This section applies only to "[a]ny person who takes an active part in the initiation, continuation, or procurement of civil proceedings," 33
not to a person who publishes a libelous letter.
"Generally both the question of whether the communication was privileged and whether it was uttered maliciously are jury questions." 35
This remedy logically applies to the present case.
Phillips v. MacDougald 36
is distinguishable because there was no libel claim, and it is unclear whether the pleader quoted his own pleadings to the press, or the press quoted the pleadings and attributed it to the pleader.
The letter stated in part that "[t]he decision to terminate O'Neal from this position was made for a number of reasons, including . . . O'Neal's complete failure to perform the limited duties he was being paid to perform." According to the bank, one duty was to sell stock in the newly formed bank. The minutes of the organizers' July 2, 1997 meeting record congratulations to O'Neal on the amount he had collected toward his stock sales goal. Issues of fact remain as to whether the statement in the letter, and other statements, were intentionally false, and whether defendants acted in good faith in publishing the letter to the shareholders.
The bank also offers as a defense that the statement was never published, a requirement for a claim for slander or libel, because it was sent only to bank shareholders. Kurtz v. Williams 37
is relied on, which states: when the communication is intra-corporate, or between members of unincorporated groups or associations, and is heard by one who, because of his/her duty or authority has reason to receive the information, there is no publication of the allegedly slanderous material, and without publication, there is no cause of action for slander." This rule is based on the legal fiction that such statements are the legal equivalent of speaking only to one's self. 38
When the statement is sent to someone outside the limited group, a showing of malice will establish a right to damages. 39
In most cases applying the rule, intra-corporate means among the officers or employees who have a direct duty and authority to know the information. 40
Typically a handful of management employees have conferred about another employee to determine the course of action to take in response to allegations about the employee's conduct. 41
One case applied the rule to a related corporate entity with scant explanation of the duties involved and thus does not control our decision. 42
Application of this rule has never been extended to shareholders of a corporation. Zielinski v. Clorox Co. 43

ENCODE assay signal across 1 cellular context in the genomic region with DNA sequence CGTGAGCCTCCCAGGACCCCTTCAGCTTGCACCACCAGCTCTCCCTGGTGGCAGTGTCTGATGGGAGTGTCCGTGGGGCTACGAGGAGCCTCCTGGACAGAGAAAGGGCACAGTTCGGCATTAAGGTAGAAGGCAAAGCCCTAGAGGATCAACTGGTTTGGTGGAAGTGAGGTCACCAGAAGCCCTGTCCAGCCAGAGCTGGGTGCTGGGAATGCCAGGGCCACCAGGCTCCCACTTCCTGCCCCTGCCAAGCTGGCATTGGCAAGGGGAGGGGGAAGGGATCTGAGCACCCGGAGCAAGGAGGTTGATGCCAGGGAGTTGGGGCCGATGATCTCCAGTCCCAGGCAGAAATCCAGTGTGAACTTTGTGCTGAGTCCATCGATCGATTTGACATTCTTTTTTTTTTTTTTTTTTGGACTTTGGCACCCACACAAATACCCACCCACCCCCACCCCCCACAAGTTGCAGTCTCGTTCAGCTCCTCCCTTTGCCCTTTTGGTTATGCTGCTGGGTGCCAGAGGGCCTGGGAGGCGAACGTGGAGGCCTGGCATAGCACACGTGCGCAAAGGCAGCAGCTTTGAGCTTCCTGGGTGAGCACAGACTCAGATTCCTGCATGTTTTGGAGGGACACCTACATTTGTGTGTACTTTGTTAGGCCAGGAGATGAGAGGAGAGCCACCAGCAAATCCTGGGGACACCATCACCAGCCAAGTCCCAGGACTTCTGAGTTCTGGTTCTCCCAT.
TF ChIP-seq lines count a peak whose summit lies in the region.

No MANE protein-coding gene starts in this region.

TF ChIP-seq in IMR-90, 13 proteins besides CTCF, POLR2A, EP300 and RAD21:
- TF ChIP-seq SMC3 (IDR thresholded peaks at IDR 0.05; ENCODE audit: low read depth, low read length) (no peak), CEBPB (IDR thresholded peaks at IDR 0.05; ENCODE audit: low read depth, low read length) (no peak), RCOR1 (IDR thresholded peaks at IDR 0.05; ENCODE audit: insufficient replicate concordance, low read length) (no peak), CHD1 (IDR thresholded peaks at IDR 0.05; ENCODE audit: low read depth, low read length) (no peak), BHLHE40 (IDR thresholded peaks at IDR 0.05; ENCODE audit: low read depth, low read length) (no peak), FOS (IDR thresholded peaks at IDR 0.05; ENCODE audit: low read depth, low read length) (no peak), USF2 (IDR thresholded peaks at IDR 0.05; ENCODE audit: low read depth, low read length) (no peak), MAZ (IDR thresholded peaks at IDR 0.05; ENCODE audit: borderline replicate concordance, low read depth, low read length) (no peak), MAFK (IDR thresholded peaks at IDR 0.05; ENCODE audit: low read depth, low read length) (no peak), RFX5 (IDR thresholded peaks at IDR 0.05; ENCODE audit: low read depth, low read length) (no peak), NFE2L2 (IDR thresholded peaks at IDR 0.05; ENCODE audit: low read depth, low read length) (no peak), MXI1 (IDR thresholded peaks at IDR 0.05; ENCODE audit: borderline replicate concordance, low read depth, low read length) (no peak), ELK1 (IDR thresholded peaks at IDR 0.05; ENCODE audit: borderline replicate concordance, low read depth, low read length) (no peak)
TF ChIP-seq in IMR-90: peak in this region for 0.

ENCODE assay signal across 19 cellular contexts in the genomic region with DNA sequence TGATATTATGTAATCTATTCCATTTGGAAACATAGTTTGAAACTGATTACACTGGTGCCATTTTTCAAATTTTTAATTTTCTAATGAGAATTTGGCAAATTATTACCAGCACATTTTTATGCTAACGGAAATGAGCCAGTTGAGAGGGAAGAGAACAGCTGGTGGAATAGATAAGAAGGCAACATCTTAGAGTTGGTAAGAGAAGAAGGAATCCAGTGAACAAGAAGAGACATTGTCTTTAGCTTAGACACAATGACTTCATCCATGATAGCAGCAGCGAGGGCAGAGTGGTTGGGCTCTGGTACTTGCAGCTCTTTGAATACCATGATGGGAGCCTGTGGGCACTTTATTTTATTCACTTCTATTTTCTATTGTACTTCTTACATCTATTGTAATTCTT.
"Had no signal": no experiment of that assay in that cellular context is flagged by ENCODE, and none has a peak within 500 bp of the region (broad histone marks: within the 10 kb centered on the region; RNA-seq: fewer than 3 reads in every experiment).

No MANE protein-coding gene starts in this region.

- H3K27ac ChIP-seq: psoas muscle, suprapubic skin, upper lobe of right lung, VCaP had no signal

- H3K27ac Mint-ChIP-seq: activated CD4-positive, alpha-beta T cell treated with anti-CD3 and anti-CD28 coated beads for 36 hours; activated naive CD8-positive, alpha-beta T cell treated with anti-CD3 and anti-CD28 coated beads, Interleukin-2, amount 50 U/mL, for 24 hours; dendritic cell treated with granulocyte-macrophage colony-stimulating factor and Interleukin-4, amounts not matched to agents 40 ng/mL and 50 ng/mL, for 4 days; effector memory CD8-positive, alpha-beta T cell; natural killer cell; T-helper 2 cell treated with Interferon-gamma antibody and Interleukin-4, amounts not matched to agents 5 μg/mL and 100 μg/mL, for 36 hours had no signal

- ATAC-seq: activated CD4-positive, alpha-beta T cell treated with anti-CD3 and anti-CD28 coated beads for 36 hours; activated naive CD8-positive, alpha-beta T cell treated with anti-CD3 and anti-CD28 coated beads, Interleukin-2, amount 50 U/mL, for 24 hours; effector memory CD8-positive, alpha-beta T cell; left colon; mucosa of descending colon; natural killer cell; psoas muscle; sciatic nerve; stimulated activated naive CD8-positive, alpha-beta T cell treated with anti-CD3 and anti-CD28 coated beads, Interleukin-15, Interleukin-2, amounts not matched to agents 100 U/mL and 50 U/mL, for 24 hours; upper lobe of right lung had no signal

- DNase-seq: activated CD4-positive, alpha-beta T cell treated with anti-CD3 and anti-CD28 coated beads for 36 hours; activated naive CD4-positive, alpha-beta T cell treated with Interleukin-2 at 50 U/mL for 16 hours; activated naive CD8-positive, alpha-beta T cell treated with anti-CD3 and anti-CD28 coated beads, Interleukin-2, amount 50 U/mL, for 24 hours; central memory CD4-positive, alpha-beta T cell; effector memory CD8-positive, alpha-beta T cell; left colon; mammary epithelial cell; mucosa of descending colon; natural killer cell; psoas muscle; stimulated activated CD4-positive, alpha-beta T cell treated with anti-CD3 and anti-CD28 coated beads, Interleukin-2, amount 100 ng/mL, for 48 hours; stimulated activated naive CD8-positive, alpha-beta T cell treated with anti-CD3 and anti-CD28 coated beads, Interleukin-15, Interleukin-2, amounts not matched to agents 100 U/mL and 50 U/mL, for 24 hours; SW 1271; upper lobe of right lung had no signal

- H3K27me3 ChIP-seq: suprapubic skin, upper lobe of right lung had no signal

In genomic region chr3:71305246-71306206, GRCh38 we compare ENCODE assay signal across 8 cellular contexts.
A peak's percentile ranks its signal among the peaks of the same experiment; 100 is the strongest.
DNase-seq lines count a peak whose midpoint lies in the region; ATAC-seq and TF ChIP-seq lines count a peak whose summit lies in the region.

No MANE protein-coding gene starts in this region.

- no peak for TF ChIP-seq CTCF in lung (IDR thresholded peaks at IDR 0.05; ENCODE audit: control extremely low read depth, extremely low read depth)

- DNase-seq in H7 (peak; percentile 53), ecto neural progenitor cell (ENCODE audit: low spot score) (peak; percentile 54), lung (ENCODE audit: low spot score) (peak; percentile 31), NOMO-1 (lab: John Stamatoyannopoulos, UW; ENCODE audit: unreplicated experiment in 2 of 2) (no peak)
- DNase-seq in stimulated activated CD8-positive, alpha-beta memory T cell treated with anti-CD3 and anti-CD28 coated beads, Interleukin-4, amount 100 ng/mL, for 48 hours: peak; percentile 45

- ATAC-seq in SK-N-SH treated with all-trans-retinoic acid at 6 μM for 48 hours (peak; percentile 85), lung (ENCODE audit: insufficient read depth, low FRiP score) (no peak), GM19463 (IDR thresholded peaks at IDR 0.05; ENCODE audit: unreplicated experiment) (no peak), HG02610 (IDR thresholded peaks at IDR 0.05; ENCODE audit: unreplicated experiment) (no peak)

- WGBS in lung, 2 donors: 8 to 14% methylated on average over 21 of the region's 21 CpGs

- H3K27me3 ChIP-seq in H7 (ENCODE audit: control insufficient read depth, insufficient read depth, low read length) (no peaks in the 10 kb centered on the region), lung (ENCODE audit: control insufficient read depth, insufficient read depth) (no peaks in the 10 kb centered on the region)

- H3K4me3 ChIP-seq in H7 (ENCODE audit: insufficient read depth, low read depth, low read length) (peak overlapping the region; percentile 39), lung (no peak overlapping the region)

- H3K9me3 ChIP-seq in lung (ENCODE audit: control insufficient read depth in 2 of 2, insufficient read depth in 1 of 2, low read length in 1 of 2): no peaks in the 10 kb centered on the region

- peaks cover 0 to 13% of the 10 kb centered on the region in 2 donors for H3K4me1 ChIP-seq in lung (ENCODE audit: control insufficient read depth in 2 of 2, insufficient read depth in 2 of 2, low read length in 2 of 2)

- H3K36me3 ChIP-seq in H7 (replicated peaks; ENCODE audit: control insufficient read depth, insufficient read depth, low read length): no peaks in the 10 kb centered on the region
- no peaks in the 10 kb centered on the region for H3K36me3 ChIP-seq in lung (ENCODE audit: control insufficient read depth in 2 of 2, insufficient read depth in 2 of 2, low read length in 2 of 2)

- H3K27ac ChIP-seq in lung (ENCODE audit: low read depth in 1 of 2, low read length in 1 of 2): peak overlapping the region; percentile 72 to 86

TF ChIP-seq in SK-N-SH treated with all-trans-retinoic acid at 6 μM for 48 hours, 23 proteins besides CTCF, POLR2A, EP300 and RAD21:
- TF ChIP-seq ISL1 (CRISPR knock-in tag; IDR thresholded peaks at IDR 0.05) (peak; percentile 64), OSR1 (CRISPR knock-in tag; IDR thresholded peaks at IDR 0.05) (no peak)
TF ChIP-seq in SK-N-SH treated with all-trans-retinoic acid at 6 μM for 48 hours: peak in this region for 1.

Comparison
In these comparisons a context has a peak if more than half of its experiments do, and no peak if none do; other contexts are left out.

made clear that statements made at an all-plant meeting were "published" for libel purposes, where all employees of the company did not have a duty or authority to receive the information. 44
Being an employee or shareholder without more is not enough to support application of the "intra-corporate" rule.
[A]lthough shareholders have some rights to corporate information not available to the general public, shareholder status does not in and of itself entitle an individual to unfettered access to corporate confidences and secrets. . . . [S]hareholders have less right to acquire corporate information than do directors. 45
A shareholder has a right to inspect the corporation's records if: (1) the shareholder's demand is made in good faith, for a proper purpose; (2) he describes with reasonable particularity his purpose and the records he desires to inspect; (3) the records are directly connected with his purpose; and (4) the records are to be used only for the stated purpose. 46
The bank failed to present any evidence of a duty or authority of the 900 shareholders to be informed of the details of the litigation. There is no indication they were consulted about the answer before it was filed or about any other matters related to the case. There is no indication they requested or required the information.
257, 258 (1) (345 SE2d 924) (1986) (communication was made only to one who had reason to receive information which concerned her property, income, and duties and responsibilities to condominium association).
Finally, the shareholders and the bank are not one and the same, and therefore the legal fiction that there was no publication because the bank made the statement to itself is inapplicable. "It can be said that the cardinal rule of corporate law is that the corporation possesses a legal existence separate and apart from that of its officers, employees, shareholders and directors." 47
There remains an issue of fact as to good faith and the need to inform the shareholders of the detailed allegations contained in court pleadings involving one terminated employee. Most shareholders are from Villa Rica and know O'Neal. A jury could find that the bank maliciously repeated known falsehoods in the letter to the shareholders who had no duty or authority to be privy to the details of this suit. The libel claim is viable.
On the other hand, O'Neal's claim of slander is unsupported by any evidence, as explained in the appellees' brief.
9. Summary judgment was correct on the request for costs and fees with respect to all claims except libel, for the reason those claims were not sound. As to libel "[e]very intentional tort invokes a species of bad faith that entitles a person wronged to recover the expenses of litigation including attorney fees." 48
If libel is found, a jury could also honor this claim. To that extent summary judgment was premature.
In sum, what remains for trial are the claims of libel and corresponding costs and fees.
Sutherland, Asbill & Brennan, Richard L. Robbins, Lisa C. Foster, Charles B. Jones III, for appellant.